Education Opinion

“Decline” Is Not the Issue

By Diane Ravitch — April 07, 2007 3 min read

Dear Deborah,

Were the olden days better or worse? In some ways, they were better, in some ways worse. The answer to every question, I find, is: It depends. Certainly the schools were not the punching bag that they are now. Certainly as we both agree (I think) there was a reverence for the idea of the public school that seems to have seriously eroded. And, for better or worse, both principals and teachers were respected by parents and the general community more than they are today. In this last respect, education may be the victim of its success; half a century ago, teachers were often among the best educated members of their communities. Not necessarily true today.

I have never argued--not here and not anywhere else--that our schools are in decline (although it is true that SAT scores went into a dive from about 1964-1980, and while the math scores have rebounded, the verbal scores never did). No, they are not in decline. In fact, I think that the schools are better today than they were a generation ago. But the world is not standing still. Being better than they were a generation ago is not good enough at a time when many other nations are ratcheting up their education systems and trying to overtake us. That’s like saying that our cars are designed as well as they were forty years ago. Who cares? To stay abreast of new technology and new energy needs, they have to be far better than they were forty years ago. A generation ago, we had the highest high school graduation rate in the world. There are now more than a dozen other nations whose graduation rate is higher than ours.

I said in my earlier post that anyone who wanted a good education would find it in most public schools today; the opportunity is there, no question. Are students as willing to work hard for their education as students in China and India and other striving nations? Thomas Friedman, in his best-selling “World Is Flat” book, says they are not. He says that the difference in motivation between our students and students in other nations is obvious.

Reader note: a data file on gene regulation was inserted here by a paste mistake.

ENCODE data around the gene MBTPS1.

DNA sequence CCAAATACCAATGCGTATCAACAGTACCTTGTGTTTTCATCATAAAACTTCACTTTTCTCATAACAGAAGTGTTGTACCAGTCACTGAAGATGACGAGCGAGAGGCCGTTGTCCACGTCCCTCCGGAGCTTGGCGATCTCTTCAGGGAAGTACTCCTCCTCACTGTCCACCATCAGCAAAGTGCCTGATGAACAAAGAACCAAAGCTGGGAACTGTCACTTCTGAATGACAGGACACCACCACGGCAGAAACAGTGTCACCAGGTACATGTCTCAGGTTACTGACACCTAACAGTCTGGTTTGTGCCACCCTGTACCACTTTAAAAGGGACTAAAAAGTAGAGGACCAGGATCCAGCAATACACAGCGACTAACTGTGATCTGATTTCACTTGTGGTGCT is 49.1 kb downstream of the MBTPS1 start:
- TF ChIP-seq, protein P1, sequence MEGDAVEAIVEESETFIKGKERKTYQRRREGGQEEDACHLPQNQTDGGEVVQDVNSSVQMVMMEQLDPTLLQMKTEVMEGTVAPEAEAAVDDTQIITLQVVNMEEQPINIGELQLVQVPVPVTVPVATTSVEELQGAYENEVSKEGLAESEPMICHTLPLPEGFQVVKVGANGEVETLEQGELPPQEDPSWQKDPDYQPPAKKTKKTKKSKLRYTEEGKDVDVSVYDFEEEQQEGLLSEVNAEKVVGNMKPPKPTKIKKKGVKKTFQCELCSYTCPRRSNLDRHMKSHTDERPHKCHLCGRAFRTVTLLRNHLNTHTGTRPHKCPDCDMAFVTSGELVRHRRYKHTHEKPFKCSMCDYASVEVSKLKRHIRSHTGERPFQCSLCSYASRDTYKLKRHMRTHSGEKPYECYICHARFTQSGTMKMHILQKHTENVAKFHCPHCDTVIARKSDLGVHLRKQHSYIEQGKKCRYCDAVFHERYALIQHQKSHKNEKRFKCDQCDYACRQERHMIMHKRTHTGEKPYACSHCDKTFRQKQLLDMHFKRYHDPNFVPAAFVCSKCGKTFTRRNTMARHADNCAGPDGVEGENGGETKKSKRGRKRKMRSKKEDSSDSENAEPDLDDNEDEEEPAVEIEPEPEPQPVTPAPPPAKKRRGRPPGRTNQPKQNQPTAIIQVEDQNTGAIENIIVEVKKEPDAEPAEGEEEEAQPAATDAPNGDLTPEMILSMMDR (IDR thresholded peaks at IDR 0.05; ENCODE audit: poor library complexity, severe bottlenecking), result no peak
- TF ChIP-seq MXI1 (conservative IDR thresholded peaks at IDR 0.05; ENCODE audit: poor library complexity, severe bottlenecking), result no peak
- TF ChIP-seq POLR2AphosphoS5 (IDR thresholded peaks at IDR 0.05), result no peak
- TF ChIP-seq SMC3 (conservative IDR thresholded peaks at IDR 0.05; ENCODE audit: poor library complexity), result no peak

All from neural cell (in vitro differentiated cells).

My personal frame of reference is not the 1930s and 1940s but the 1950s and 1960s (I graduated from high school in 1956). My professional reference as a historian is longer. Again, no question that schools today expect more, teach more, have more resources than they did half a century ago. And, having gone to segregated public schools, I am very glad about the social changes that have eliminated segregation and created a better society for more of us. Nonetheless, I still think we must do better in our education outcomes. Too many kids leave school without graduating. Too many coast through school hardly exerting any effort, just watching their teachers work hard. Too many graduate without the knowledge and skills to make their own way in higher education or the modern workplace. Nationally about a third of all college freshmen require remedial work; in some states, half of all entering freshmen require remediation in reading, writing, or mathematics.

You yearn for the good old days when there were 100,000 school boards. Were those “good old days” better? I yearn for a time that may have never been: a time when teachers are well-educated, well-respected, and imbued with a love of learning; when principals are admired for their thoughtfulness and love of learning; when students come to school eager to learn; when parents provide the support and encouragement at home that kids need. We will never go back to the days of 100,000 school boards; the way things are going, school boards may become obsolete. And we may never realize the utopia for which I yearn. But for me, those are the ideals that guide my work.

Meanwhile, both of us see a wave of change taking place that borrows from ideas that we have both embraced at various times: And as others take hold of what we thought we valued and as they transform these ideas into our nighmares rather than our dreams, we are left to wonder where we went wrong.

Last week the state of Missouri took over the public schools of St. Louis; one shudders to think what “solutions” the state managers will impose and whether they will revive the Alvarez & Marsal cost-cutting model that helped to bring down the St. Louis schools. And just a couple of days ago, the school board in Detroit voted to close more than a dozen schools to try to reduce its deficit. Is public education endangered? Yes. Will it survive? I don’t know.


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